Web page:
Will Lemmings Really Follow Each Other To Their Deaths?

Lemmings may appear to be rather small and unspectacular creatures. According to Britannica, there are 20 species of these adorable little rodents, the smallest of which (a dubious joint honor held by the steppe and wood lemming) generally weighs no more than one ounce and seems to top out at 4.7 inches long.

These furry critters are surprisingly resilient, making homes in areas of difficult terrain, such as the inhospitable tundra of the Arctic. They're closely related to voles and muskrats, according to Britannica, and seem to be as unassuming as guinea pigs. Nonetheless, they have become popular culture mainstays, even appearing in the video game series "Lemmings," a fascinating puzzle experience in which the player must guide these bumbling creatures through levels and protect them. The robe-clad lemmings of the games, it seems, have no survival instinct at all, and will simply walk over cliffs to their deaths or blunder into other hazards. Real lemmings, it seems, aren't nearly so impetuous.

The great lemming mystery

The animal kingdom is truly full of wonders. Humankind might have an elevated opinion of its own importance and superiority, but we share our planet with animals that can run faster and jump higher than we can, as well as being stronger, more resilient and, sadly, a great deal more compassionate and cooperative than we tend to be with each other.

There are certain legends about fascinating creatures from around the world that we take for granted. One very common example has to do with lemmings, and the idea that lemmings will charge over cliffs to their deaths, each obliviously following their companions in front.

This has come to be interpreted as a fact, just another example of animal behavior that can't quite be explained. According to Mental Floss, though, lemmings will not instinctively do this. The idea that they engage in something like mass suicide seems to have developed from a rather dark 1958 nature documentary made by family-friendly funsters Disney.

A Disney documentary popularized the belief

In the live-action documentary "White Wilderness Part II: The Lemmings And Arctic Bird Life" (via complience on YouTube), the narrator begins by sharing the popular belief that great groups of lemmings will run over cliffs into the ocean to their deaths. The documentary states that this is "a story both true and false," though, it would seem, it later proved to be primarily false.

The documentary shows countless little furry critters running toward the cliff edge, "creating tiny avalanches of sliding soil and rocks" as they go, before casting themselves over the edge. As dramatic music plays, the narrator claims that the lemmings "seem to survive their ordeal," before proceeding to swim "away from shore toward the far horizon."

The narrator concludes that "it's not given to man to understand all of nature's mysteries," postulating that the lemmings may instinctively be trying to reach a further shore. Per the Alaska Department of Fish and Game, though, the supposed event was actually contrived for the documentary. Camera tricks and lemmings running on a disguised turntable in Canada's Alberta (which does not have ocean access and isn't a native home of lemmings) resulted in this part of the documentary, it's claimed, and lemmings were reportedly actually herded over the edge of the cliff during the making of the film. They weren't following each other instinctively.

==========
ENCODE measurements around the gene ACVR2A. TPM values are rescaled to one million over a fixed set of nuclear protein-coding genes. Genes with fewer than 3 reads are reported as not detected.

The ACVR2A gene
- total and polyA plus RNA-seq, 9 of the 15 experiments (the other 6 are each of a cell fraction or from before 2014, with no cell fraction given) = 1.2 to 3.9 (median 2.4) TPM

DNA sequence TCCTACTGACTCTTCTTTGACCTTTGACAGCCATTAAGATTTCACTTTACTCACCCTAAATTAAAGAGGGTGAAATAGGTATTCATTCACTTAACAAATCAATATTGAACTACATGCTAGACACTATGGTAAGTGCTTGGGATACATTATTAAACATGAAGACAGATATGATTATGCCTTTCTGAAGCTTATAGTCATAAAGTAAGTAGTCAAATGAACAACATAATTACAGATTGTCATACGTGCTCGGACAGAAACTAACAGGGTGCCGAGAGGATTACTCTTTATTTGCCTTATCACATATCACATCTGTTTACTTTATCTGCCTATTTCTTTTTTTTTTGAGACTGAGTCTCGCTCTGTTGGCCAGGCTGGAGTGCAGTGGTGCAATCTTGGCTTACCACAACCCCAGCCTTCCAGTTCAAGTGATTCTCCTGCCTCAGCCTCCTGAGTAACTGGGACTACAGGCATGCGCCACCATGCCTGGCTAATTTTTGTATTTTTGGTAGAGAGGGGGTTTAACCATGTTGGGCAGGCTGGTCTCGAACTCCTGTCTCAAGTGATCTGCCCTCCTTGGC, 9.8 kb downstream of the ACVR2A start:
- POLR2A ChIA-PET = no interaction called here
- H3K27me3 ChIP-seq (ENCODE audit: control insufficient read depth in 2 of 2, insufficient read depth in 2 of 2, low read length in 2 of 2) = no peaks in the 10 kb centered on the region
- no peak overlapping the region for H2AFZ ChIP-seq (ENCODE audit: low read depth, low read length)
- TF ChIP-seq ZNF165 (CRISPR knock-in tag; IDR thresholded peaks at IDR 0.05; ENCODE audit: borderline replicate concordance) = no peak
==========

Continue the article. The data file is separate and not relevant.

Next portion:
The reason for mysterious migrations

"White Wilderness" popularized the myth that this was standard lemming behavior, per How Stuff Works, but it was referencing a belief that already existed. In 2020, the Arctic University of Norway's Rolf Anker Ims, who studies the biology of the region, suggested to How Stuff Works that "this idea stems from the migrations observed in one lemming species: the Norwegian lemming ... during the peak years of this species, a large number of individuals migrate out of their normal habitat and die in large numbers." Ims went on to state that research hasn't found a conclusive reason for this behavior, noting that "social stress, food shortage or predators are candidates."

The Alaska Department of Fish and Game reports that University of Alaska Fairbanks zoologist Gordon Jarrell expanded on this, calling the phenomenon "mass dispersal." Jarrell explained that lemmings are a great example of it, having been documented as traveling in vast groups in a "pretty directional" way to a great expanse of water. Great numbers of them will gather by the edge of the water, before attempting to cross.

"If they get wet to the skin, they're essentially dead, " Jarrell bluntly concluded. It seems, then, that the truth is quite the opposite of the tale: lemmings aren't trying to die. They're trying to live.

Norwegian lemmings are the really adventurous ones

Britannica states that lemming populations can be very unpredictable. In the specific cases of the brown and collared lemming, there are cycles of between two and five years in which populations reach record highs. As biological researcher Ims suggested to How Stuff Works, these are the times when lemmings seek to migrate.

The difference between the Norwegian lemming and other species, per Britannica, is that the former tends to venture much further afield. In their tundra home, the further they venture, the more danger the little furballs expose themselves to, and this can account for the high numbers of deaths among migrating Norwegian lemmings. Britannica goes on to say that a particularly large-scale migration takes place around once every 30 years, in the Lapland region, within the Arctic Circle. The lemmings do, it seems, travel by dark at first so as to avoid predators and other dangers, but huge masses of them have also been known to travel during the day.